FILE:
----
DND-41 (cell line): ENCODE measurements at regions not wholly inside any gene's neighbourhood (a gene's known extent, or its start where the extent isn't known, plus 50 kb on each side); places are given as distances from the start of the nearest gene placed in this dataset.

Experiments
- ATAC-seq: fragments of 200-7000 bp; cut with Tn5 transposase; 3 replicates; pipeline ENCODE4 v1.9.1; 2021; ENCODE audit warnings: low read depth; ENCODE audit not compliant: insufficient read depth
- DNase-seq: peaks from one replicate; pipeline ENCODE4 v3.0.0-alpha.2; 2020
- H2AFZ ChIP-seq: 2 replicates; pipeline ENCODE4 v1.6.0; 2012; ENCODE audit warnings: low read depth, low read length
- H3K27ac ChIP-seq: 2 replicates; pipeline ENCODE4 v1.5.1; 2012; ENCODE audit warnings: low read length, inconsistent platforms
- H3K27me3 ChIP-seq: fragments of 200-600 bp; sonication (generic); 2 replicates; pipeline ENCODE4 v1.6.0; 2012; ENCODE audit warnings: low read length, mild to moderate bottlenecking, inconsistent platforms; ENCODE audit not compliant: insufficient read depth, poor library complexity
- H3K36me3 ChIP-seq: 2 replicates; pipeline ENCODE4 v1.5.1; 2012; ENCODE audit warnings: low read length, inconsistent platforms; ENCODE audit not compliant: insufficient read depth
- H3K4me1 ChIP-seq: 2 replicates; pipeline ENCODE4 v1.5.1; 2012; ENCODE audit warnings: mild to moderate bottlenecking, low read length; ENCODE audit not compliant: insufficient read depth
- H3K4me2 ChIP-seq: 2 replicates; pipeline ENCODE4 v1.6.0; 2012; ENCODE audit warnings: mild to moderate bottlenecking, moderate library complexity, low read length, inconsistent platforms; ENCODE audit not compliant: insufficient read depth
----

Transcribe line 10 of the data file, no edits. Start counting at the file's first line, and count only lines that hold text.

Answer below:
- H3K4me2 ChIP-seq: 2 replicates; pipeline ENCODE4 v1.6.0; 2012; ENCODE audit warnings: mild to moderate bottlenecking, moderate library complexity, low read length, inconsistent platforms; ENCODE audit not compliant: insufficient read depth